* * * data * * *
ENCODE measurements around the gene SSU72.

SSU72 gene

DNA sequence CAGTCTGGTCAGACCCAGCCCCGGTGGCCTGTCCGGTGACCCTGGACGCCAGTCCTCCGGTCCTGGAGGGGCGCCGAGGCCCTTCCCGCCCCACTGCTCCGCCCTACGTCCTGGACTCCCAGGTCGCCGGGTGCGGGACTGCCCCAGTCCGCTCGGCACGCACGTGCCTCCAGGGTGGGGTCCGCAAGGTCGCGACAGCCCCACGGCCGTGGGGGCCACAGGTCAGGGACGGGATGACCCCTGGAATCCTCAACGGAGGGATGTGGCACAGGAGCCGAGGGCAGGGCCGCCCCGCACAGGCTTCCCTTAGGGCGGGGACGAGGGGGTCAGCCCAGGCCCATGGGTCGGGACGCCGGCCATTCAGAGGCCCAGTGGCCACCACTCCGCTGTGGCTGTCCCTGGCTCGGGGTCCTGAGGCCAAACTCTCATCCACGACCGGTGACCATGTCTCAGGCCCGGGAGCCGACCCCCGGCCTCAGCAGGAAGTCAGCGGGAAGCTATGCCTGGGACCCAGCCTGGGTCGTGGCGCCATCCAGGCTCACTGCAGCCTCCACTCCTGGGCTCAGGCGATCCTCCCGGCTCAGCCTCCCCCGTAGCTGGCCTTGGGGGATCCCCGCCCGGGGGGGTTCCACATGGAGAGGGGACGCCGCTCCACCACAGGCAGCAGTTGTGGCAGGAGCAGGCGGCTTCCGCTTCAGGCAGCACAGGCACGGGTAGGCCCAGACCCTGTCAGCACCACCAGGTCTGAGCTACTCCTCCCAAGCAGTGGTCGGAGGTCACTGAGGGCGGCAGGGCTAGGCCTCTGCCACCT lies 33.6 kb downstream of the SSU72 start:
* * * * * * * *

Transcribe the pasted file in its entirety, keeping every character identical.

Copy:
ENCODE measurements around the gene SSU72.

SSU72 gene

DNA sequence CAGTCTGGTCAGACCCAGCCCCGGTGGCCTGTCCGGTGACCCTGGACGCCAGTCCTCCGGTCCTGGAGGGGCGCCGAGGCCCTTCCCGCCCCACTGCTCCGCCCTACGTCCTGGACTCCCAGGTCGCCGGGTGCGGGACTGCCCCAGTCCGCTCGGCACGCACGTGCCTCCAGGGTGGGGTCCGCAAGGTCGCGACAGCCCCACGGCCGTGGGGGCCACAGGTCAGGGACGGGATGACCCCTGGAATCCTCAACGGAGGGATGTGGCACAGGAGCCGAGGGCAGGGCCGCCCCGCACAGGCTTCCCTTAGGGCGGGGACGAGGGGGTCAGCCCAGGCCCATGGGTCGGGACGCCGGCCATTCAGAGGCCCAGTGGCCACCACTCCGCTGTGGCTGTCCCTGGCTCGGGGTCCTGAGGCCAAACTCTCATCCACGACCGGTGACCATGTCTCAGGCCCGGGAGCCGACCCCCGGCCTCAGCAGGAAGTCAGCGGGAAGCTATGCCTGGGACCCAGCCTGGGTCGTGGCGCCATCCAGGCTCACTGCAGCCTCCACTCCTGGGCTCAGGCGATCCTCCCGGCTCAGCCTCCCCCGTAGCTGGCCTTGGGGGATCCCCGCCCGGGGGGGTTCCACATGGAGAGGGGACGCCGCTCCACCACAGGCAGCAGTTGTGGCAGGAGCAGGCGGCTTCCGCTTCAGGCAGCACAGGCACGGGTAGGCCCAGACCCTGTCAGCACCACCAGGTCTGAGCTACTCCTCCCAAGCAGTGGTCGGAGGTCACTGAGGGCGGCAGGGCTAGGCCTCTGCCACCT lies 33.6 kb downstream of the SSU72 start: